I wonder if RCS are already regretting having so many TT km.

    One thing they brought up on the TV – as always, but this is early – was, ‘Are we going to see an alliance between the teams against him?’ Genuine question: does anyone have a recollection of that ever happening? I can’t think of a time.

    • The point is this is not July which is much more organised and controlled (can you imagine the Polemica over the final TT happening in France it would have been sorted months ago). Something will happen over the next 20 days, most likely when no one is expecting it (stray water bottle, badly parked police motor bike etc etc). Remco Evenepoel’s and his team’s challenge is to be able to deal with that. We saw for years how Team Sky struggled to impose themselves on this race, they could dominate at the Tour but got nowhere in Italy. In is why this race is a better watch then the Tour. If stage 1 of the Tour had such a result as yesterday there would be a significant chance of Remco Evenepoel being in Yellow all the way to Paris cant see him in Pink all the way to Rome.

      • You may well be right, but that’s very much my point: it likely take some sort of calamity. I just don’t see Roglic, or anyone else, taking two minutes on Evenepoel in the mountains.
        Sky only sent their best rider to the Giro once. Froome in 2018, and he won it.

        • Calamity – or a bad day.

          Evenepoel is not invincible. There’s a reason he’s not brave enough to tackle Pogacar and Vingegaard (yet). He don’t consider himself to be a TDF contender level – that’s clear. He’s not the star – rather a mere starlet crouching in the shade of giants.

          Let’s see what happens. The Giro is a beast – it’s not trivial to tame it.

          • Without any astrology or “map to the stars”, perhaps it’s also being just 23, one lost season already on his back, and also the mistake of going too hard too soon for the Giro. Plus, his rivals would be obviously more mature than him and indeed harder to tackle than what Pogačar ever had to face at the TDF (except… in the mirror every morning) ^___^

      • The polemica wouldn’t have been possible in France because teams are afraid of ASO, and rightly so. Not at all about organisation (do I have to cite some of the incredible fiascos of ASO?), although the Tour is obviously on a different level when money are concerned, and all that money can buy, of course. Maybe about “control”, depending on what you mean with the word…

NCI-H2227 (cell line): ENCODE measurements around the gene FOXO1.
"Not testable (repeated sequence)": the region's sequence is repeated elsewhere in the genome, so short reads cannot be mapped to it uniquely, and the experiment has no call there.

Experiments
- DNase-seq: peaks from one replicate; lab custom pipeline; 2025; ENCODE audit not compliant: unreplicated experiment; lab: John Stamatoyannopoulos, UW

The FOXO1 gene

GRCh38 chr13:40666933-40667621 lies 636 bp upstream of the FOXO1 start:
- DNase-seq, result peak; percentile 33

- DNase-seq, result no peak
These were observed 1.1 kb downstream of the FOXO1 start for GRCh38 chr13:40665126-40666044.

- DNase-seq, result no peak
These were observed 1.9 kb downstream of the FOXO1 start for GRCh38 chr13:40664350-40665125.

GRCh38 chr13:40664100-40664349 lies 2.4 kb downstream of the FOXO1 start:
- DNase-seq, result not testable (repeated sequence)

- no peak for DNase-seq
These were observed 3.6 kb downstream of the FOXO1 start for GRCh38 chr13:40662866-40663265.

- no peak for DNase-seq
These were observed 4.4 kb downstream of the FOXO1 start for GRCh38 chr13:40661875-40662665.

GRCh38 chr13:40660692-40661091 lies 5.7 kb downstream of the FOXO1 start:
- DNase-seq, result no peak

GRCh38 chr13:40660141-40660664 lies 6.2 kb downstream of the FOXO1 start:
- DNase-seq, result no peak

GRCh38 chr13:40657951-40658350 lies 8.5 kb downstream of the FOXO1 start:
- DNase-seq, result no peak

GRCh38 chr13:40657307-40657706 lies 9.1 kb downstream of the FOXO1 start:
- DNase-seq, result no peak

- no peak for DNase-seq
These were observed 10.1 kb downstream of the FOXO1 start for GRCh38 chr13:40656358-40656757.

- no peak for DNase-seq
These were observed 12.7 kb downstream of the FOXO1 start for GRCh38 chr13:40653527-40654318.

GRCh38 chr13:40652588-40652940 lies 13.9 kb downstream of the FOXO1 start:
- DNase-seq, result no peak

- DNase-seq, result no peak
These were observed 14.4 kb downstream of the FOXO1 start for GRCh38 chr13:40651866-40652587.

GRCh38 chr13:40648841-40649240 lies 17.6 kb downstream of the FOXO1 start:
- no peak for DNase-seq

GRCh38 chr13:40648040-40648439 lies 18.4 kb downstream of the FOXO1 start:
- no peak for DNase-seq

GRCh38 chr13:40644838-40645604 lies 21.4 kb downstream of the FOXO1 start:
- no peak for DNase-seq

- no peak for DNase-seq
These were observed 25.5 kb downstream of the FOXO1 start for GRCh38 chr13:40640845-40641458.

• Guess you weren’t around Italy in 2019 😛

      Roglic put 20″ onto the closest rivals and 47″ on the future winner Carapaz in a 8 km prologue, with more suiting ITT kms to come. In San Marino, stage 9, Campenaerts could keep close, the rest was at least 1 min back. Carapaz lost further 2 mins and was barely in the top 20 in GC, 5 minutes back. Then we had altitude, multiple long range attacks, big mountains and… with no need of any special calamity, Roglic hardly made it to the final podium (8 seconds over Landa…), while the one left regretting strategies and prospectic mistakes was actually Nibali.

      And 2020? Until stage 15 (!!!) neither Tao or Hindley were on the radars for a final victory, both about 4 minutes back, Tao never in GC daily top 10, Hindley briefly before falling out due to the ITT. It looked about Almeida and Keldermann, with Bilbao, McNulty or Nibali in for a possible long shot in the mountains. No special calamities had to happen, either.

      Etc. etc.

      The good thing about the Giro is that the sheer volume of efforts implies that significant changes are possible even from a striclty athletical POV, even before factoring in all the rest.

      Ps Alliance among different teams, yesterday at La Vuelta.

      • All true, but I don’t see Evenepoel as having the weaknesses that Roglic had in 2019, and if he did, I’d expect Roglic might have them too.

        And I don’t see some surprise challenger coming along as in 2020: I suspect he’s too superior

        But I could be wrong about both – and I hope I am – Evenepoel is relatively untested over multiple long mountain stages.

        Nibali should have learned from what happened with Horner.

        Alliances between teams with GC contenders in a men’s three-week grand tour? I’m sure it’s happened at various times, historically, but I can’t think of one – and, crucially, how recently has this happened?

        • Against Nibali in 2016 Giro (e.g. st. 14 and 16), against Purito in 2012 Vuelta, against Evans in 2009 Vuelta. I share your point re: being something way harder than TV pundits seem to believe, but it’s something not that unprecedented, albeit uncommon. At the TDF is way more complicated because people feel that it makes more sense to defend even a 7th place or so, be them right or not (my take: “not”).

    • There are often ‘alliances of circumstance’ where teams will work together in a specific race situation that has materialised, because both have something to gain…sometimes riders will talk to each other in the peloton to try and cajole others to join them in a move…but commentators often seem to talk about alliances as if teams are ‘ganging up’ together with a pre-planned move that’s been discussed over the breakfast table – that doesn’t happen!